@pala62, I believe Opera will never "switch back to the old Opera 12 engines", for several reasons. First, they moved away from developing the underlying Presto rendering engine because it was too costly and inefficient to maintain in a world of fast-changing web development dominated by sites catering to big-browser engines. Second, too much time has elapsed and money has been spent in migrating to the new engine to simply write it all off with nothing to show for it. Third, some of the major Presto designers have moved on to other things in life... and it can be an incredibly daunting task to go back several years and successfully pick up all the strings of a development project that was completely halted at the time.
Until some new security flaw emerges that Opera chooses not to patch in Opera 12, there is no "good" reason (other than slowly growing site incompatibilities) to not continue using Opera 12. "Officially', Opera has said they are still supporting Presto Opera from a security standpoint (which is how 12.14 evolved to 12.17). Once such support officially ends, continued "safe" use of old Opera versions would depend on a user themself staying abreast of emerging security threats (at sites like Secunia, CERT, etc) and taking whatever action they could, if any, to mitigate the emerging threat on their own. Personal browsing habits (including browser and OS settings) will, as always, dominate the safety of one's online browsing, regardless of the browser used.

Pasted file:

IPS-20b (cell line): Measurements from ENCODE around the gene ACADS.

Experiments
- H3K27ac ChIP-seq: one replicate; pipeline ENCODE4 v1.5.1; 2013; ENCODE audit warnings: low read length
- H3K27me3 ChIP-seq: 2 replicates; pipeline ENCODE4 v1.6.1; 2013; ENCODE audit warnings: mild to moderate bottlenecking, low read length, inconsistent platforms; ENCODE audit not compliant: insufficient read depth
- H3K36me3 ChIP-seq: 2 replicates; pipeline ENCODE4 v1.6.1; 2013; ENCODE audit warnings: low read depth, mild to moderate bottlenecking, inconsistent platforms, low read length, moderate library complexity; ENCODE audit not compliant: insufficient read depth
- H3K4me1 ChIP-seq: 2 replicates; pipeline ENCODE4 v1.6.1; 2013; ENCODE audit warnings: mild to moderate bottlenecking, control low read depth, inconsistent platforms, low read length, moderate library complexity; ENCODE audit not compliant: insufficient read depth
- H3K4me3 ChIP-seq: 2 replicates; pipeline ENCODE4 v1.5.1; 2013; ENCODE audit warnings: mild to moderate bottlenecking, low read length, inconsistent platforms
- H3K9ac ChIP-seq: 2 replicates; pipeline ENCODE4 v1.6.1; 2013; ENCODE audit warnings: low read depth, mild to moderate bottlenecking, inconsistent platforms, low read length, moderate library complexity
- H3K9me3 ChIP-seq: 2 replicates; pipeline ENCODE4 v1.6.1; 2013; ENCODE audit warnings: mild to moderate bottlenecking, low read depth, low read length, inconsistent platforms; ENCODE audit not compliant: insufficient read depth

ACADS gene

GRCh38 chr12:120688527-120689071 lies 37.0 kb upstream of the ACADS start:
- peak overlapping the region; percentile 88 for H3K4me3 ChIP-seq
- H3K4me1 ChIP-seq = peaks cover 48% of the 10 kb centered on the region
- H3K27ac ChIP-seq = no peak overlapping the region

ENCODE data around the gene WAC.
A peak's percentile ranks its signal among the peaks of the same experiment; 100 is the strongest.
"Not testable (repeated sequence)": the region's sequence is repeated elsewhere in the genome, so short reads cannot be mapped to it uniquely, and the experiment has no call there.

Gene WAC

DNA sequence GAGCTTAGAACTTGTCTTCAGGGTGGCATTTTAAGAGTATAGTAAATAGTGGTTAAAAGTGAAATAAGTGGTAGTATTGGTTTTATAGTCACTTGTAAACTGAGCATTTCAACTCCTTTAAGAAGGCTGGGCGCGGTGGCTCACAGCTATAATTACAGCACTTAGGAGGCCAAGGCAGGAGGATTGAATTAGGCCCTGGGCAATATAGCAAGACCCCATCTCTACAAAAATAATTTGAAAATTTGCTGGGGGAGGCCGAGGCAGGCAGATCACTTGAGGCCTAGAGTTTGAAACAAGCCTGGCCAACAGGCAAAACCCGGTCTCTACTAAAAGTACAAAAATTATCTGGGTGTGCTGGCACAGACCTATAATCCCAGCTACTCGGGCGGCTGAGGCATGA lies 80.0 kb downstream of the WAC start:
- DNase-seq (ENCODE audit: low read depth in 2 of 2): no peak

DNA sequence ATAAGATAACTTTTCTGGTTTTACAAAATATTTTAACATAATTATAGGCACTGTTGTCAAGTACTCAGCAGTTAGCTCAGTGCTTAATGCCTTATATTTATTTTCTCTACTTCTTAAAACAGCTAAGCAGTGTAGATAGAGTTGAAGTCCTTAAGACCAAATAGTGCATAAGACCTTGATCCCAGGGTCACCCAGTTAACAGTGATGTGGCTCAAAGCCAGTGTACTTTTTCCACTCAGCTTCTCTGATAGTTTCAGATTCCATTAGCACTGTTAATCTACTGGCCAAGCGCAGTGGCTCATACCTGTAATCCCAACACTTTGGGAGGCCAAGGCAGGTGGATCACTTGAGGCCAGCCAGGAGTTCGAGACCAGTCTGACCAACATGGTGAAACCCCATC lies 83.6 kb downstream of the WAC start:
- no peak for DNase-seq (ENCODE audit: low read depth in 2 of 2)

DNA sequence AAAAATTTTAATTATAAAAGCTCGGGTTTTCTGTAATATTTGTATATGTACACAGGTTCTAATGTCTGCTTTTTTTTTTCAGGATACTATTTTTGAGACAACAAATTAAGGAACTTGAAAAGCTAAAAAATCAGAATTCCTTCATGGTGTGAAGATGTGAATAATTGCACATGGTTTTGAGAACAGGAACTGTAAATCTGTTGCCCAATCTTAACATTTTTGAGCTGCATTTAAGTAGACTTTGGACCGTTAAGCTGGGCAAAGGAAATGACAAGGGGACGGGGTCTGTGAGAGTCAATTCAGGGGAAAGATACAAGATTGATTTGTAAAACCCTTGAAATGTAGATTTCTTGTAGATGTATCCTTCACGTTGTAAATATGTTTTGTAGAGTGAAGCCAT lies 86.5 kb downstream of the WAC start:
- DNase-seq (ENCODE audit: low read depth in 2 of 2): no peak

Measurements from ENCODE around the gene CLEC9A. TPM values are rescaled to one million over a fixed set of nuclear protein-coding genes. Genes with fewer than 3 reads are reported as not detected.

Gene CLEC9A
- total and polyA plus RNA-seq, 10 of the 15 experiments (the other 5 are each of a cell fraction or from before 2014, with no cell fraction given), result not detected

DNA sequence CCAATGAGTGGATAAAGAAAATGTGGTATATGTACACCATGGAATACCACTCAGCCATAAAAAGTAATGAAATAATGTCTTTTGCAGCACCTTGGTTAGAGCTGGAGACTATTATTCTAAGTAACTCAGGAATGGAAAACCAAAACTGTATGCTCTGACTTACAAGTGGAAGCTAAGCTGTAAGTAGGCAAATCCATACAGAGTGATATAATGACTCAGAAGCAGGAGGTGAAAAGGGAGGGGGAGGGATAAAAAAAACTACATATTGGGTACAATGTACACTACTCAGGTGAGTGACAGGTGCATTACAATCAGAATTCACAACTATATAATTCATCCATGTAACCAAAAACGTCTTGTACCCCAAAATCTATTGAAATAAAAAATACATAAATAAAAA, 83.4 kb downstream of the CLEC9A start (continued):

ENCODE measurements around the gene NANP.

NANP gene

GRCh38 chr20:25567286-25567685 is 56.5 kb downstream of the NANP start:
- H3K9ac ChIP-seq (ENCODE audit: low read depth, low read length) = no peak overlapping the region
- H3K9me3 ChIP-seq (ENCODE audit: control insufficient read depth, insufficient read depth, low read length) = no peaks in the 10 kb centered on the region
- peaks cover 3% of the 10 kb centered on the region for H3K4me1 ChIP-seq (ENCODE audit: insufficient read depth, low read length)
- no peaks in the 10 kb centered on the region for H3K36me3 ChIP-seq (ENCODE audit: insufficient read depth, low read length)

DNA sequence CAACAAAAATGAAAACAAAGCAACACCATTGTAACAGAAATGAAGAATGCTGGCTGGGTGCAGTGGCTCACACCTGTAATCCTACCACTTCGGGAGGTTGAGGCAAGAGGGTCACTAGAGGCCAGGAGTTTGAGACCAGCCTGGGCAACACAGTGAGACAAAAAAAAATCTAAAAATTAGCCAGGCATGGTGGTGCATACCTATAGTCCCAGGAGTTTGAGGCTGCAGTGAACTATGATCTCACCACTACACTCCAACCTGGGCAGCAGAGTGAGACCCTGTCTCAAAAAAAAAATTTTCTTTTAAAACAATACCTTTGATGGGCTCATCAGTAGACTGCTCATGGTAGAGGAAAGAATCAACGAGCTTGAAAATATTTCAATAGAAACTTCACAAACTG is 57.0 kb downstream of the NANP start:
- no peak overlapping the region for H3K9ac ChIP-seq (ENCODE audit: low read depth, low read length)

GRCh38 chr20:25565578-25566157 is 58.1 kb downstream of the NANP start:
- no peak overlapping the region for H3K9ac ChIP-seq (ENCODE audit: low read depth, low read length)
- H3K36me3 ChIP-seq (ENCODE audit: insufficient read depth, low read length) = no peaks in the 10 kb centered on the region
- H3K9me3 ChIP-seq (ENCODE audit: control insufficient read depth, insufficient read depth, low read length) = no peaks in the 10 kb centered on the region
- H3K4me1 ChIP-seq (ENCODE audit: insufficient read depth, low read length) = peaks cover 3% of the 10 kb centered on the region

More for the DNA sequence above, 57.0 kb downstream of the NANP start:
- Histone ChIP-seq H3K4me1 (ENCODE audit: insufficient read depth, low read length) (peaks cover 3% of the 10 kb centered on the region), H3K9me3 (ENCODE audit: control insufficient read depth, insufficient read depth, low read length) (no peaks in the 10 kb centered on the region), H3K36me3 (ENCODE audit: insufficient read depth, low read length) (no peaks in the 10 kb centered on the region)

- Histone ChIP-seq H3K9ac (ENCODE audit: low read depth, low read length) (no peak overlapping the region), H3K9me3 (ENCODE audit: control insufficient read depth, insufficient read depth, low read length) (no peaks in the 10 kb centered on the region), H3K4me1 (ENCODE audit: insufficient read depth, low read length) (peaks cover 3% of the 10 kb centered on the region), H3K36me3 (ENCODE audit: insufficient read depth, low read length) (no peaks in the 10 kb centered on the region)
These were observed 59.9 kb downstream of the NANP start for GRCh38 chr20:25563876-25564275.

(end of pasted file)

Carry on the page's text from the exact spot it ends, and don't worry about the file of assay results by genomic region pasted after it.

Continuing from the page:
As far as which version has the least bugs/issues, I'm not sure which Opera family you're referring to. Either way, determinations about bugs and issues are strongly personal, and YMMV. As far as my own viewpoint, in Presto browsers, the "sweet spot" was Opera 12.14, largely because later versions had a "locked" default-search-engine list (similar to the new Blink Opera versions), and those choices did not include my preferred StartPage choice. Over the years, other favorite Presto versions strongly preferred by users were 10.53 and 11.64. The older the version, the more unpatched security flaws it contains, though security-through-obscurity does come into play - particularly for small-marketshare browsers represented by the old versions. Finally, some users swear by 64-bit Presto Opera versions, while others swear at them... so again, YMMV.
With regard to Blink Opera versions, IMO the latest-is-best philosophy applies, for several reasons. First, the new versions are designed for auto-updating with no manual update-blocking choices (unless one does that in the OS or by file-fiddling). Second, because the Blink rendering engine is shared with other browser brands and derived from Webkit, it represents a much more attractive hacking attack-surface than did old Opera's Presto engine with its limited user-base. Consequently, it's much more important to keep it well-updated with new Blink releases that incorporate new security (and bug) patches. Finally, the new Opera versions are evolving steadily (bookmarking being the most evident recent area), and such improvements are being implemented incrementally with new versions.